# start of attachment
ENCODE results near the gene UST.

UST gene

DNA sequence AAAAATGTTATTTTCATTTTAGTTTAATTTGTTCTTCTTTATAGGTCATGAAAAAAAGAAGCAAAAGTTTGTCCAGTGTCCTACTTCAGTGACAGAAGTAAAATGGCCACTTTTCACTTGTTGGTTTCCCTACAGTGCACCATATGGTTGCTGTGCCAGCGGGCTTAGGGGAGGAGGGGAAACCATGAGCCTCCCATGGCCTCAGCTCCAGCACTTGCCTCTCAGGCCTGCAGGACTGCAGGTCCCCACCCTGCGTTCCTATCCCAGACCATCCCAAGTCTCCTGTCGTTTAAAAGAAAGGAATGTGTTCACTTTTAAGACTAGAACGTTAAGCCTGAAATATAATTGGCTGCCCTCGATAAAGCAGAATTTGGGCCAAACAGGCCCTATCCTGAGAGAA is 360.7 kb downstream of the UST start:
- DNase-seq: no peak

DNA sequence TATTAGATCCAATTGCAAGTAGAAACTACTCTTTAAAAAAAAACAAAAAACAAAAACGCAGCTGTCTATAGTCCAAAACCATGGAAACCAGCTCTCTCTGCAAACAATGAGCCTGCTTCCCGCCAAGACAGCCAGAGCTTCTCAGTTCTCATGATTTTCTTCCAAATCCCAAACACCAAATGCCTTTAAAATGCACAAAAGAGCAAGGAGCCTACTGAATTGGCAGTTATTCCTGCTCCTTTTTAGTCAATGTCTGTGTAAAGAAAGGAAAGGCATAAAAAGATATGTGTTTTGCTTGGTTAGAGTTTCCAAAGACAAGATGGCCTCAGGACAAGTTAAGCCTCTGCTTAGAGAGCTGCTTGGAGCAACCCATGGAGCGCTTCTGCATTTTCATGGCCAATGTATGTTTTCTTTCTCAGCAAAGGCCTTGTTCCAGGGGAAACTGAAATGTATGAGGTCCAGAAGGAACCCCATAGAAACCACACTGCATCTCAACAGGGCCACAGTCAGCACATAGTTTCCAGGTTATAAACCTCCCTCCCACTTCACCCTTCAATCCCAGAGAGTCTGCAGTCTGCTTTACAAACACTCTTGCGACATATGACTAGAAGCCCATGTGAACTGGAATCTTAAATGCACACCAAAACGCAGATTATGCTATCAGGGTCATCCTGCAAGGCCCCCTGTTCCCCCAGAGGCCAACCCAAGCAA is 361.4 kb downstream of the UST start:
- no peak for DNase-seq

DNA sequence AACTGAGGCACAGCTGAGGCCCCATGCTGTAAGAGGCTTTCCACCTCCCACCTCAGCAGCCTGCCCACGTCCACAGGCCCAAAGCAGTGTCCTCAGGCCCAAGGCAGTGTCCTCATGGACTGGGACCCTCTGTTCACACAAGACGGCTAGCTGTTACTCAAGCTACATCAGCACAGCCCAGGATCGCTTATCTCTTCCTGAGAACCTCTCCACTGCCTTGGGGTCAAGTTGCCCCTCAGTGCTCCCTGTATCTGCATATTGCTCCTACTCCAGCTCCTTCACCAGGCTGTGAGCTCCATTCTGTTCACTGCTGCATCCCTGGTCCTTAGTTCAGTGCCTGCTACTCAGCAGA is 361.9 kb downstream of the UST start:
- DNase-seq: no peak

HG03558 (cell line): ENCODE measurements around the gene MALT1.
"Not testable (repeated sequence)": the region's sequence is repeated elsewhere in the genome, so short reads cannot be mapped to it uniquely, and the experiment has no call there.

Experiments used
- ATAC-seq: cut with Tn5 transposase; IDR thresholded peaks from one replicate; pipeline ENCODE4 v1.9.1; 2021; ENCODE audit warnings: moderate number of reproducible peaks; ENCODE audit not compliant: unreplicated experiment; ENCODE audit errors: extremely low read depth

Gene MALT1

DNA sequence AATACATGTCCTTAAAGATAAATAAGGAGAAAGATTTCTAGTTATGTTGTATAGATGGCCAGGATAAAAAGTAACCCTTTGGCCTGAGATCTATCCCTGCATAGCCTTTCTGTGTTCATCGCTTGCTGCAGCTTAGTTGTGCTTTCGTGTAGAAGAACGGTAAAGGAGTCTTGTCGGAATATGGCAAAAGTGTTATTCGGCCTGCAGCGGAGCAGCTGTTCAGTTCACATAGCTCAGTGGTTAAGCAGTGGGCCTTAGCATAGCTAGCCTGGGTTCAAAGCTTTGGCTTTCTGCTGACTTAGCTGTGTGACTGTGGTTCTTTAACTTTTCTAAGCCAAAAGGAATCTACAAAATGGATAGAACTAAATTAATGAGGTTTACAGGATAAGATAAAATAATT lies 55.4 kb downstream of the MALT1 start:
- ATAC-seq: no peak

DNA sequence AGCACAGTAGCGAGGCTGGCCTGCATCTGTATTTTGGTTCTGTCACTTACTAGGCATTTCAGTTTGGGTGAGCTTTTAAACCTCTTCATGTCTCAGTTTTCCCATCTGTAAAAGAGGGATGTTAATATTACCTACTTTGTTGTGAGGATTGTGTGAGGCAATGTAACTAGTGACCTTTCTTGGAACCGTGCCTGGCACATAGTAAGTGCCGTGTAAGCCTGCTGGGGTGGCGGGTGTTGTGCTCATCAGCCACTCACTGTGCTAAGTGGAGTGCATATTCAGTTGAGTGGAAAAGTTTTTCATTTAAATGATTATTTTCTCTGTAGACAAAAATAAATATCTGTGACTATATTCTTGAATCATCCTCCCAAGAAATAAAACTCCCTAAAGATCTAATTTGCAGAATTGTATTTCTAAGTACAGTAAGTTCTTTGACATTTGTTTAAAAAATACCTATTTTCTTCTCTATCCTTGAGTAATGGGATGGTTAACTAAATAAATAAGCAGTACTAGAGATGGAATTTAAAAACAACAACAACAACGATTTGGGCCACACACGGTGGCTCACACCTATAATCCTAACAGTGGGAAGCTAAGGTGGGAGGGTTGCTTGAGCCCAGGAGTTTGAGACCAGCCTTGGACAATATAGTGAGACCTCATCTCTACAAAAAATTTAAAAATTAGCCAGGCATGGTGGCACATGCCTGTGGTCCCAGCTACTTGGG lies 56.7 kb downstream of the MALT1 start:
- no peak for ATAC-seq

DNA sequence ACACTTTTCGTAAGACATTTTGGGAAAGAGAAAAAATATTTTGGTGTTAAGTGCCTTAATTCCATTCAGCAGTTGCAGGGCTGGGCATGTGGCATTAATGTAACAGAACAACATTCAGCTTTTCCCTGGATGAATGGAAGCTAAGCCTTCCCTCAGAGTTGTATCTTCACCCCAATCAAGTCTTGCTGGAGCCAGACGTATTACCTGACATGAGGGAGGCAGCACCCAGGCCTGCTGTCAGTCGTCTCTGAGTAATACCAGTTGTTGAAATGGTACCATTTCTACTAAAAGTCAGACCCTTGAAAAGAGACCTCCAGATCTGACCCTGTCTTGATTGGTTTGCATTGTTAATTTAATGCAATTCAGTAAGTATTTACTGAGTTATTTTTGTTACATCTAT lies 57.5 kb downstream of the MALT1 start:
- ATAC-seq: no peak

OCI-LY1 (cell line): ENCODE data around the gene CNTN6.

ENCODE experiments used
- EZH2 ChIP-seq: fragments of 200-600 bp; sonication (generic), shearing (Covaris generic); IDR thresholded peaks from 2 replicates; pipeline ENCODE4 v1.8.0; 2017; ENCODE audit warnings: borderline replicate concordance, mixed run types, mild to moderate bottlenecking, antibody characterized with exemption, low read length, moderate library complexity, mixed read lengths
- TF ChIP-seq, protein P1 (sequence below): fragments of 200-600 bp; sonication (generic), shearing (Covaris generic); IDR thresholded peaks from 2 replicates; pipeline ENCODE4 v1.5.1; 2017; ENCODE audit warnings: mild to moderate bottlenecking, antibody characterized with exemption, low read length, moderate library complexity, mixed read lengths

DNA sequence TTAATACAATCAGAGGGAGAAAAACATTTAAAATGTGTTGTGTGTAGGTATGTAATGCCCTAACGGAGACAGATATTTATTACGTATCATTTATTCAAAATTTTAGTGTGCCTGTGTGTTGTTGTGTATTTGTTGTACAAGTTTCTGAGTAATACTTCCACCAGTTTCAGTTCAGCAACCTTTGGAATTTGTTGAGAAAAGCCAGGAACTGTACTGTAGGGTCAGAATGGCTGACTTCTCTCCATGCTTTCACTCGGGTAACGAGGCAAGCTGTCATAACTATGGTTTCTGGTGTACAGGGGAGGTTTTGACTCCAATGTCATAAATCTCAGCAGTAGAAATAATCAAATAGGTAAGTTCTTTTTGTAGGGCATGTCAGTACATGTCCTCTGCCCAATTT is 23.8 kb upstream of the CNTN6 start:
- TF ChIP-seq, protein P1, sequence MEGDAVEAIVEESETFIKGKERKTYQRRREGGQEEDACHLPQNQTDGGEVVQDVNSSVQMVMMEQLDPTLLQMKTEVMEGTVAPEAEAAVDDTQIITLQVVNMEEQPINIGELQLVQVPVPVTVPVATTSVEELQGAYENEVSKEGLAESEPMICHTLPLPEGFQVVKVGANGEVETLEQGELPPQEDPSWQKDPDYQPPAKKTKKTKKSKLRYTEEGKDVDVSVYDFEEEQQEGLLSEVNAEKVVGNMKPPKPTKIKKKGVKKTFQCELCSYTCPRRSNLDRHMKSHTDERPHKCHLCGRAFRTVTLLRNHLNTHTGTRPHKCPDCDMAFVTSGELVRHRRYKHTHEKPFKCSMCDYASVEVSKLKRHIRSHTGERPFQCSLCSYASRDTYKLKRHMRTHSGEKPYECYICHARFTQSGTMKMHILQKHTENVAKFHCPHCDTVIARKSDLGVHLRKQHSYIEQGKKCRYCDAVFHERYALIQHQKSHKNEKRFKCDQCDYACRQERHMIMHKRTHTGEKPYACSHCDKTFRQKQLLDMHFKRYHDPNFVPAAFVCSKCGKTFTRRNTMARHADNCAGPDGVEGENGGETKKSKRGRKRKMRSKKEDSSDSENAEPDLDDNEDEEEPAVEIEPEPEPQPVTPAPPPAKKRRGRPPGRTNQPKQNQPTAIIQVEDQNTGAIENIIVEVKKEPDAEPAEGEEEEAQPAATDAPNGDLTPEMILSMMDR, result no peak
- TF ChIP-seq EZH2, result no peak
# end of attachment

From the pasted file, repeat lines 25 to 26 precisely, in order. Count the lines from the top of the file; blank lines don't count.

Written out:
- TF ChIP-seq, protein P1, sequence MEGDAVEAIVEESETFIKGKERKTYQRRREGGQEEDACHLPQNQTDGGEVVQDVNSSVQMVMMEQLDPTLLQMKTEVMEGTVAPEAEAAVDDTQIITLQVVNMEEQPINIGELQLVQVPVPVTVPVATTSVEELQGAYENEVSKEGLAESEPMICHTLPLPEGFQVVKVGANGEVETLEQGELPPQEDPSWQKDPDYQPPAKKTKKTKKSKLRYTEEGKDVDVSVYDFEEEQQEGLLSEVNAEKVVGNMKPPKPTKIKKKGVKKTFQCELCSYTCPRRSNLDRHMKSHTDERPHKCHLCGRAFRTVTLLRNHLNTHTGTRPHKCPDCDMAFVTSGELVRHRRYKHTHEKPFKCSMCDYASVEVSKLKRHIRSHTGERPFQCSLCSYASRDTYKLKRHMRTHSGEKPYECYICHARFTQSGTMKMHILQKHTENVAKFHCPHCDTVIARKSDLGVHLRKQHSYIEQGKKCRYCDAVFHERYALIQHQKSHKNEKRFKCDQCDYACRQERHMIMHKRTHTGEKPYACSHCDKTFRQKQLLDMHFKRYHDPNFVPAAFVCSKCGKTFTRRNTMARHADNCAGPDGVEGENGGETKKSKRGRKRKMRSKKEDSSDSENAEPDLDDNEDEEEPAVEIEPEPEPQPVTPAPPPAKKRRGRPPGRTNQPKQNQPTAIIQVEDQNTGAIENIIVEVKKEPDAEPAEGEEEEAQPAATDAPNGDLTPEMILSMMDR, result no peak
- TF ChIP-seq EZH2, result no peak